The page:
Today's Paper Latest stories 2018 election city/county races Most commented Obits Traffic Newsletters Weather Puzzles + games

If you ever doubted what just the right musical score does for a movie, the Arkansas Symphony Orchestra proved it beyond a doubt Saturday night at Little Rock's Robinson Center Performance Hall.

The dialogue and sound effects, intact, blared through the performance hall speakers throughout the screening of Steven Spielberg's Raiders of the Lost Ark, but sans John Williams' musical score.

That was supplied by the orchestra, live on stage, swelled by two extra desks of violins and a brace of additional violas, plus a bit of supplementary brass, percussion and a synthesizer you wouldn't ordinarily hear in a symphonic concert.

Associate Conductor Geoffrey Robson was in charge of making sure the notes all fit into the right spots as the film rolled on a large, rectangular screen, turning Robinson into an appropriately darkened movie theater.

The combination was as near to flawless as it would be possible to get -- so good, in fact, that if audience members were sufficiently tightly riveted to the screen, they might not even really know there were 70 or so musicians on the stage making the music possible.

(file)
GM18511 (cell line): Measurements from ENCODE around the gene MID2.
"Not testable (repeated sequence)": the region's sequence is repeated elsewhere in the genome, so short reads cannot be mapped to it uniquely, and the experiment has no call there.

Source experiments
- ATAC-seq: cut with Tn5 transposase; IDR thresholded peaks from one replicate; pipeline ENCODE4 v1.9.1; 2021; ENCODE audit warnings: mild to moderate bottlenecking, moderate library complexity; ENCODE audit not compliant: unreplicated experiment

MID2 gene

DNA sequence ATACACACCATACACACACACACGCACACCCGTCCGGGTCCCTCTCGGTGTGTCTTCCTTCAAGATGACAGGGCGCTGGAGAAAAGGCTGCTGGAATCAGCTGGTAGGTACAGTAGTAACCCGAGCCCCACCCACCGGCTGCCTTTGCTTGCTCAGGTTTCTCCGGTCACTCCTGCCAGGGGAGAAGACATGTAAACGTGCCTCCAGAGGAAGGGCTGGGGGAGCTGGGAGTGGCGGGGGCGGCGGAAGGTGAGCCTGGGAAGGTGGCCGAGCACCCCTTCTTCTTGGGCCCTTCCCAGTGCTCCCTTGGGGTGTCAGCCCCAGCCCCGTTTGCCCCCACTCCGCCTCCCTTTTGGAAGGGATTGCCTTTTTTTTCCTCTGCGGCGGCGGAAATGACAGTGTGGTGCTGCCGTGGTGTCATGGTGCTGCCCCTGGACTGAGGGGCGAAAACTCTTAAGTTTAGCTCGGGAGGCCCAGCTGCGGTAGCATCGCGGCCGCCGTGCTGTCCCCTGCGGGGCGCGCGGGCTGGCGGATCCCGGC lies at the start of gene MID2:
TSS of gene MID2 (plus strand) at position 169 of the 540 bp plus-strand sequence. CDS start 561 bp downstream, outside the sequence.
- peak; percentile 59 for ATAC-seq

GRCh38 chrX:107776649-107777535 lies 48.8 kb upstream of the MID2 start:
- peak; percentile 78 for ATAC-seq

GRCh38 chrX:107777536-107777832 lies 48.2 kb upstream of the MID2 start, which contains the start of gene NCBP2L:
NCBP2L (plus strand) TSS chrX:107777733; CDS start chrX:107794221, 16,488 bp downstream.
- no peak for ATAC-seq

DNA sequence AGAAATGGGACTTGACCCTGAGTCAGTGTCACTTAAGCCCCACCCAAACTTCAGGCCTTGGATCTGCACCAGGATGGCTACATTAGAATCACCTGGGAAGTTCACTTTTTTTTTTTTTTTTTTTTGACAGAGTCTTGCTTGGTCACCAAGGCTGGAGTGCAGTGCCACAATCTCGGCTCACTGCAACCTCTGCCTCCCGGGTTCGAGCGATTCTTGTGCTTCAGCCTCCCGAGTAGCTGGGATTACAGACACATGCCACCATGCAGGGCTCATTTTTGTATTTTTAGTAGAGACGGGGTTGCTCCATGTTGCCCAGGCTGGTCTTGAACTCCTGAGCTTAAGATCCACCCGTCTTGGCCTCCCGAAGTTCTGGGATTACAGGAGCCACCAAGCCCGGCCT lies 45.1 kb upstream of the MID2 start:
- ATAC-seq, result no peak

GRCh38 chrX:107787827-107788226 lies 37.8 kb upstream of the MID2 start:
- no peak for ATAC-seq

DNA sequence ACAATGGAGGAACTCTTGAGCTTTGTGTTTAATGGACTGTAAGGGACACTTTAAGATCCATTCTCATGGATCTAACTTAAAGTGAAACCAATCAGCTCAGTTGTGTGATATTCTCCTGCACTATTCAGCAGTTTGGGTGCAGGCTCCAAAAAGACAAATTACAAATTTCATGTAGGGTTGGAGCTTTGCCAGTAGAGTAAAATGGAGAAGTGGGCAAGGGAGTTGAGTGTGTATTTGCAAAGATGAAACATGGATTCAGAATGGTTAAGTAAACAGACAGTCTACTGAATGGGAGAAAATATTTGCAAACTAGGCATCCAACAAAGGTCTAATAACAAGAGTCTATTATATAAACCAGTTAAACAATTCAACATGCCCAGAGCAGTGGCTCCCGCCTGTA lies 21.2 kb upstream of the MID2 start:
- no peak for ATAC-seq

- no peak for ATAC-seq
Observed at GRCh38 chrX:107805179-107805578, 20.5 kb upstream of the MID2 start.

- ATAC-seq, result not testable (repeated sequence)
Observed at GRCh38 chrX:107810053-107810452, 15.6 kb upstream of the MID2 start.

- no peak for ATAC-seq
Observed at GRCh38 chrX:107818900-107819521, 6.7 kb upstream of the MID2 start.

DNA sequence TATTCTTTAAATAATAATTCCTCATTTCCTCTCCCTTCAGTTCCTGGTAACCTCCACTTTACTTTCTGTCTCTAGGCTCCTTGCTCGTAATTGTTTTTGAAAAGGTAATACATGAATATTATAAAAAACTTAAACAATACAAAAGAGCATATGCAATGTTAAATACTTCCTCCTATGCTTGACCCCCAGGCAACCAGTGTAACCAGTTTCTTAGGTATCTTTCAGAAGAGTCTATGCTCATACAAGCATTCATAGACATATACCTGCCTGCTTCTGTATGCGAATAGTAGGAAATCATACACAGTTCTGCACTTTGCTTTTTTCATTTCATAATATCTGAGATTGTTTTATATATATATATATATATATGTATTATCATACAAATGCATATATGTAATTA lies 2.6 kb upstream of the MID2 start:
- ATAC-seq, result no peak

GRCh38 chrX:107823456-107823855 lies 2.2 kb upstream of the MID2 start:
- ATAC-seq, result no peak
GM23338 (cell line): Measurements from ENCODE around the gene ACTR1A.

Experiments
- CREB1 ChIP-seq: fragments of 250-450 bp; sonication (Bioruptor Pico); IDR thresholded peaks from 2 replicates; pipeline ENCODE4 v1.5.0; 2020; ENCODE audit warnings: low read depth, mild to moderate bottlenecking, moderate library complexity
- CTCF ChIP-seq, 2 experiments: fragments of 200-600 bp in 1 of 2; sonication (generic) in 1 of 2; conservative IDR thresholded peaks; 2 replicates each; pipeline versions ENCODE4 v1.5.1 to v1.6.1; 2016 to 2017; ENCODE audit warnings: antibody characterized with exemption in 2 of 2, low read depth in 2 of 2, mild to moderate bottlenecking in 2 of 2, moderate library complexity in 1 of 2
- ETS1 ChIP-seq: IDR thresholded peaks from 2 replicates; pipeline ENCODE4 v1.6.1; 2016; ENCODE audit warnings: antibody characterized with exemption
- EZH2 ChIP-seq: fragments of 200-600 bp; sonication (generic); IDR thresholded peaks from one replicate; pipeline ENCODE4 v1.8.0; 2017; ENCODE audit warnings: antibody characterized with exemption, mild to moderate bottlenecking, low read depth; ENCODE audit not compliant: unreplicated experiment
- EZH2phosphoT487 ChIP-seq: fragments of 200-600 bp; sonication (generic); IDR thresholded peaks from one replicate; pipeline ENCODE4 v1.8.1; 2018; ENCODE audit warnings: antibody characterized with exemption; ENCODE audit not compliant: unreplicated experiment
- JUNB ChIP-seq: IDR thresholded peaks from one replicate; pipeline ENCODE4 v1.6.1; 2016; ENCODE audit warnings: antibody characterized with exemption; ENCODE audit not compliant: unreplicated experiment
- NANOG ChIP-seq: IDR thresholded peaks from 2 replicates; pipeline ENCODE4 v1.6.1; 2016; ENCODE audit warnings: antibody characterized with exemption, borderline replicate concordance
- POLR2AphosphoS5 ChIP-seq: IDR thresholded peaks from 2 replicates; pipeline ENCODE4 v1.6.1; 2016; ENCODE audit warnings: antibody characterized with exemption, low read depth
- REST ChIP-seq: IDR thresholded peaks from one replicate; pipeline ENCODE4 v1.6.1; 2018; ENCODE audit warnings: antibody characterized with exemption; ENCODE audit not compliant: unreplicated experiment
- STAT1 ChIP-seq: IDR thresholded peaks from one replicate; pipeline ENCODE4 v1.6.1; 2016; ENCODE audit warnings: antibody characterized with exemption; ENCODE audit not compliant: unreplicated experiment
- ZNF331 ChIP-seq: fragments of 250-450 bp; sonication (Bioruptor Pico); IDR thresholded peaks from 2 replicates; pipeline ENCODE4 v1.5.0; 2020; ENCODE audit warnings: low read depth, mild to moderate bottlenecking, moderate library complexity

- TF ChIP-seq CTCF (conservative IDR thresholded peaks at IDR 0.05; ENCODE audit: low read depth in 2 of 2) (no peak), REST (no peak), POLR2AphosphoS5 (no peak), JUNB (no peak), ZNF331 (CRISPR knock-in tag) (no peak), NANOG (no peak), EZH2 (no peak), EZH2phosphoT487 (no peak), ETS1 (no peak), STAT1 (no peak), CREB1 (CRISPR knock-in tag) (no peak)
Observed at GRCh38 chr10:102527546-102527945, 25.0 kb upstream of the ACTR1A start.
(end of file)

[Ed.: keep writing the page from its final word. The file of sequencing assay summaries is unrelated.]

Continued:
"Raiders of the Lost Ark: In Concert" is the latest in a series of live-notes-to-screen pops performances the orchestra has assayed (previously The Wizard of Oz and Back to the Future and, coming in 2019, E.T. The Extra-Terrestrial).

Some audience members Saturday or for today's reprise may not have seen the inaugural film in the action series, so a very brief plot summary may be in order: Adventuresome globetrotting archaeologist Indiana Jones (Harrison Ford) must outfox and outrace a French archaeologist rival and a cadre of nasty Nazis to discover and recover the Ark of the Covenant before Hitler can get his hands on it.

Williams weaves the dramatic, familiar theme throughout his masterful score, adapted slightly for just this purpose. Orchestra musicians gave the audience a couple of lagniappes, including a lead-in to the intermission (and yes, there is an intermission), a post-intermission entr'acte and, from a bevy of woodwinds, an enjoyable quasi-overture.

Robson and the orchestra face the music again at 3 p.m. today at Robinson, 426 W. Markham St. at Broadway, Little Rock. Ticket information is available by calling (501) 666-1761, Extension 100, or online at

Metro on 05/13/2018

Print Headline: ASO provides 'ark-estra' for Raiders

Sponsor Content


You must be signed in to post comments